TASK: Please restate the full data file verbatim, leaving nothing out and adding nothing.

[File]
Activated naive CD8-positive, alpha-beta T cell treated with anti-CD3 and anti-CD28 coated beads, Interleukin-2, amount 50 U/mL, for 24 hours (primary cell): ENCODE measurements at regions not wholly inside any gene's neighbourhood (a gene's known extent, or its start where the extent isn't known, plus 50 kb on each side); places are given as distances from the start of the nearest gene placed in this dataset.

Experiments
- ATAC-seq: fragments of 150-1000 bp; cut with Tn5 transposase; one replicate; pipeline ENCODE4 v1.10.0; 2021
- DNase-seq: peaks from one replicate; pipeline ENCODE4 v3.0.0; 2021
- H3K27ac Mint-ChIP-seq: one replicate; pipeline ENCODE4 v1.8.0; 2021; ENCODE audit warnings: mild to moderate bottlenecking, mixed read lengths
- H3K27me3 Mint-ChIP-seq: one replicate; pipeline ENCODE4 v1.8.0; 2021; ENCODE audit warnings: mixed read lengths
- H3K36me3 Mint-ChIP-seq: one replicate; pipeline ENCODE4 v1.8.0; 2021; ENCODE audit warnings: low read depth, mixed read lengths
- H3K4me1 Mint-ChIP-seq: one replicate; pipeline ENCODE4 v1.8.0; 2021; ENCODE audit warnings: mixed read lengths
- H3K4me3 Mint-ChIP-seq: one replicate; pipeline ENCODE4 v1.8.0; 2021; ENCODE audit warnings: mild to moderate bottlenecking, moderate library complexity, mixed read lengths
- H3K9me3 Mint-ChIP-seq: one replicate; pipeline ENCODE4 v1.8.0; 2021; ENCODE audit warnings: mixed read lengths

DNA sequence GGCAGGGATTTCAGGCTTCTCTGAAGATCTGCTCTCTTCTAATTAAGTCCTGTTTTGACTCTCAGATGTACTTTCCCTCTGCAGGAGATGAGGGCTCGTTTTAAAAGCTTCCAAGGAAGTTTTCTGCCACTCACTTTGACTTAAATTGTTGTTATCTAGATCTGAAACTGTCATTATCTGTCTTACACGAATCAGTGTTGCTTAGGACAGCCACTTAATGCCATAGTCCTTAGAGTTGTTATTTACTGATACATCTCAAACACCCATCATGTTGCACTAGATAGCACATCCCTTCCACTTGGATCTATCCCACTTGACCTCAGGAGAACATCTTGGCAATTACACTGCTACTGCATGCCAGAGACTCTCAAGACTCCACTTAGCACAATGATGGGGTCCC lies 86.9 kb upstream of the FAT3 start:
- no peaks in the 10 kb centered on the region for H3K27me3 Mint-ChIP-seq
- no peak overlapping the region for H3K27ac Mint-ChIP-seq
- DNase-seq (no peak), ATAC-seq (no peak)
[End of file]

Activated naive CD8-positive, alpha-beta T cell treated with anti-CD3 and anti-CD28 coated beads, Interleukin-2, amount 50 U/mL, for 24 hours (primary cell): ENCODE measurements at regions not wholly inside any gene's neighbourhood (a gene's known extent, or its start where the extent isn't known, plus 50 kb on each side); places are given as distances from the start of the nearest gene placed in this dataset.

Experiments
- ATAC-seq: fragments of 150-1000 bp; cut with Tn5 transposase; one replicate; pipeline ENCODE4 v1.10.0; 2021
- DNase-seq: peaks from one replicate; pipeline ENCODE4 v3.0.0; 2021
- H3K27ac Mint-ChIP-seq: one replicate; pipeline ENCODE4 v1.8.0; 2021; ENCODE audit warnings: mild to moderate bottlenecking, mixed read lengths
- H3K27me3 Mint-ChIP-seq: one replicate; pipeline ENCODE4 v1.8.0; 2021; ENCODE audit warnings: mixed read lengths
- H3K36me3 Mint-ChIP-seq: one replicate; pipeline ENCODE4 v1.8.0; 2021; ENCODE audit warnings: low read depth, mixed read lengths
- H3K4me1 Mint-ChIP-seq: one replicate; pipeline ENCODE4 v1.8.0; 2021; ENCODE audit warnings: mixed read lengths
- H3K4me3 Mint-ChIP-seq: one replicate; pipeline ENCODE4 v1.8.0; 2021; ENCODE audit warnings: mild to moderate bottlenecking, moderate library complexity, mixed read lengths
- H3K9me3 Mint-ChIP-seq: one replicate; pipeline ENCODE4 v1.8.0; 2021; ENCODE audit warnings: mixed read lengths

DNA sequence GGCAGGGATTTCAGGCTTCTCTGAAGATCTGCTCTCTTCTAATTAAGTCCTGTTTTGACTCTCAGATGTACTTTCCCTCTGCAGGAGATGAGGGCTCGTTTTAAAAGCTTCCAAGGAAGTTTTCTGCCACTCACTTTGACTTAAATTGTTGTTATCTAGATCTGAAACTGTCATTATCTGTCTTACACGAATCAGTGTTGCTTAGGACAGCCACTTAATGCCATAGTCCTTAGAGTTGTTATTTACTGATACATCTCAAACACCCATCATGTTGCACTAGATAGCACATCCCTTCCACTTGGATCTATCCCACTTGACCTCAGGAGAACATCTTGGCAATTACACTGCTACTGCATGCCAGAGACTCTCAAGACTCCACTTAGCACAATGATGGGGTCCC lies 86.9 kb upstream of the FAT3 start:
- no peaks in the 10 kb centered on the region for H3K27me3 Mint-ChIP-seq
- no peak overlapping the region for H3K27ac Mint-ChIP-seq
- DNase-seq (no peak), ATAC-seq (no peak)